PS. My plants also don't do so well. I can only seem to grow very very easy plants. Even plants that other people grow no problem in their low-tech set ups, seem to struggle in my tank. I don't know if I just need more light or I need to user ferts (I bought some dry but still have to figure out the appropriate dossage and also waiting for my water to make up its mind about being soft or hard) or if it has anything to do with the water itself.

Last edited by ponyo; 01-24-2014 at 02:32 AM. Reason: fixed a mistake
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post #2 of 17 (permalink) Old 01-23-2014, 09:44 PM
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If your GH is increasing it's probably from a substrate or rocks in the tank leaching CaCO3 into the tank. Also this would increase KH and pH as well.
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post #3 of 17 (permalink) Old 01-23-2014, 10:10 PM Thread Starter
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Except this also happens in an empty bucket with nothing in it.
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post #4 of 17 (permalink) Old 01-23-2014, 10:20 PM
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water starts out soft and becomes hard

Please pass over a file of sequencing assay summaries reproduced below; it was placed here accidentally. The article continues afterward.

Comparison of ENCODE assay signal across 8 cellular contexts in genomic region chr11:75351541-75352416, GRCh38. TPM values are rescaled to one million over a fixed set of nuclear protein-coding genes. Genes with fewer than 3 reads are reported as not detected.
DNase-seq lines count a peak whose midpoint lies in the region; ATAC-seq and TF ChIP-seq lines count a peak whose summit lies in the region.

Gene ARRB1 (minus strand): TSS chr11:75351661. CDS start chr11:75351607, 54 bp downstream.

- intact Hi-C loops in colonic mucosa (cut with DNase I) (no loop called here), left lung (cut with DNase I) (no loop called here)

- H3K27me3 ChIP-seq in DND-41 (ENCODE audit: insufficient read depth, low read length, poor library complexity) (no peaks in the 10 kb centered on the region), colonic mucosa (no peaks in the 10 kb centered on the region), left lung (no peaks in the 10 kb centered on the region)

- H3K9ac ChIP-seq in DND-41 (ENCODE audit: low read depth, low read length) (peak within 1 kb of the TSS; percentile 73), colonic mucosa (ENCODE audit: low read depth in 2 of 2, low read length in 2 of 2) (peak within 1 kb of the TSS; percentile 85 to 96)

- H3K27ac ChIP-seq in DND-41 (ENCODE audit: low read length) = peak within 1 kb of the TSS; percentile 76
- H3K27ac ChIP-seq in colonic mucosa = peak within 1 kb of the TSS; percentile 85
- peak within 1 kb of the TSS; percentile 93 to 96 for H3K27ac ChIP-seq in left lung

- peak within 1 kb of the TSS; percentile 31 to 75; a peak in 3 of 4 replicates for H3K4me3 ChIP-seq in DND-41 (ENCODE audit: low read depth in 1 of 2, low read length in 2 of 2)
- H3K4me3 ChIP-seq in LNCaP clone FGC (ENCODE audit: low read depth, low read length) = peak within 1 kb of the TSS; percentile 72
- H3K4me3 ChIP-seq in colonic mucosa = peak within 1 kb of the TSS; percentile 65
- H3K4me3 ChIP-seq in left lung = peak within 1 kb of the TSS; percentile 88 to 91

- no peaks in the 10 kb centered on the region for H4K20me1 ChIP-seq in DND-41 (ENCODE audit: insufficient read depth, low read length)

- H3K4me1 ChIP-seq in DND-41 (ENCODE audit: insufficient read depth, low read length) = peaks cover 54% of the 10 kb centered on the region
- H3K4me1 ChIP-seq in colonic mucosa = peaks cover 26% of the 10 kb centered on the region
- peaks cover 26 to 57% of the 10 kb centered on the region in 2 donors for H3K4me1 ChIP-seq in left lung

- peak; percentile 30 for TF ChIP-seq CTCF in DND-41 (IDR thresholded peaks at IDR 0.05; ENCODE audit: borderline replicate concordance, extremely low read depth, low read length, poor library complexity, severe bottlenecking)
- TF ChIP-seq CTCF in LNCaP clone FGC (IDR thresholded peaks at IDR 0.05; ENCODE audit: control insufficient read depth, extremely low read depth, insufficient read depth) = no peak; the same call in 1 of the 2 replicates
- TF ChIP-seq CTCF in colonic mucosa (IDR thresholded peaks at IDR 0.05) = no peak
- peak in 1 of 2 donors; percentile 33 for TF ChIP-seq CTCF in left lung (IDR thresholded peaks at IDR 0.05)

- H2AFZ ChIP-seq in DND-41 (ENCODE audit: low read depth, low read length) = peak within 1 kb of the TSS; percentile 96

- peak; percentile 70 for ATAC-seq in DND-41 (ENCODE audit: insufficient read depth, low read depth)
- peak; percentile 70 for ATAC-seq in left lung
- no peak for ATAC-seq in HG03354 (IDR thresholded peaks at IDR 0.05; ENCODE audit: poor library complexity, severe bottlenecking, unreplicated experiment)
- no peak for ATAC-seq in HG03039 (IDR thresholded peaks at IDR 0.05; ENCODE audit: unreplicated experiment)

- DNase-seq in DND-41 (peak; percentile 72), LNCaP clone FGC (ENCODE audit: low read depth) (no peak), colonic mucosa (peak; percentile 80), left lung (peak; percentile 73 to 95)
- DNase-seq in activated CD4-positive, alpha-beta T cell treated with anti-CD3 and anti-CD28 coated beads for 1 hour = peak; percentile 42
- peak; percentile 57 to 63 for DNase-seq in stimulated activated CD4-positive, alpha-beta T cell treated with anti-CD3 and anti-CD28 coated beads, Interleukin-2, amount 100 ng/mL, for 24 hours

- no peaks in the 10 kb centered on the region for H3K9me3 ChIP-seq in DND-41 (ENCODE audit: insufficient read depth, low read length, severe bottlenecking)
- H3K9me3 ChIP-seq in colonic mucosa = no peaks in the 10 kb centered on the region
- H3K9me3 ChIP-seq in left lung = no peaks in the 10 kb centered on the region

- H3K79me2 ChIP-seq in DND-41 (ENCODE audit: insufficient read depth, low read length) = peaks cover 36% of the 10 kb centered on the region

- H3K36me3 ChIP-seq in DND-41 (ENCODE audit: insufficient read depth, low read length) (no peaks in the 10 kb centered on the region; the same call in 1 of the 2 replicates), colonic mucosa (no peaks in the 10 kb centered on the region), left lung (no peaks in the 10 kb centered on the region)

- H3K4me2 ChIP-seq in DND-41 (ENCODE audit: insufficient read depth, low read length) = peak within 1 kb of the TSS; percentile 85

Do you have a lfs near you? Take some of your water in and get them to run every test available.. Magnesium/calcium/ phosphate
Even get them to to run a salinity test in a refractometer..

Something's contaminating your water.. It could be something as simple as pesticides in minute doses but whatever it is you need to find out what that is..


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post #5 of 17 (permalink) Old 01-23-2014, 10:27 PM Thread Starter
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saltykisses,

I will try that. I'm going tomorrow actually to an LFS so I'll bring some water. I know the last place I went they said my water was hard enough to have cichlids and they endorsed the idea of RO water but they also sold RO water and they had a background in salt water tanks so...

thanks.
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post #6 of 17 (permalink) Old 01-23-2014, 10:54 PM
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You dont have to let it sit in a bucket to de-gas CO2.

My well has high CO2 and i de-gas it by squirting it through a partially open hose nozzle.

When water is abruptly depressurized, the dissolved gasses come out of solution and become bubbles. Its the same process as what causes the bends in divers.

I fill my tank with a python water changer hose. I just crack the valve on it and adjust it for maximum noise, so the water is just slightly squirting through the valve. This results in an abrupt transition from high to low pressure and the dissolved gasses come out of suspension and become microscopic bubbles which float to the surface. At water change time, the fill water looks like milk with all the white bubbles in it. These then float to the top and dissipate.

Doing this does slow down a refill though because water flow through the hose is pretty low. Nowhere near what a fully opened valve would give.
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post #7 of 17 (permalink) Old 01-23-2014, 11:22 PM Thread Starter
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I will do some experimenting with that dmagerl. Thanks!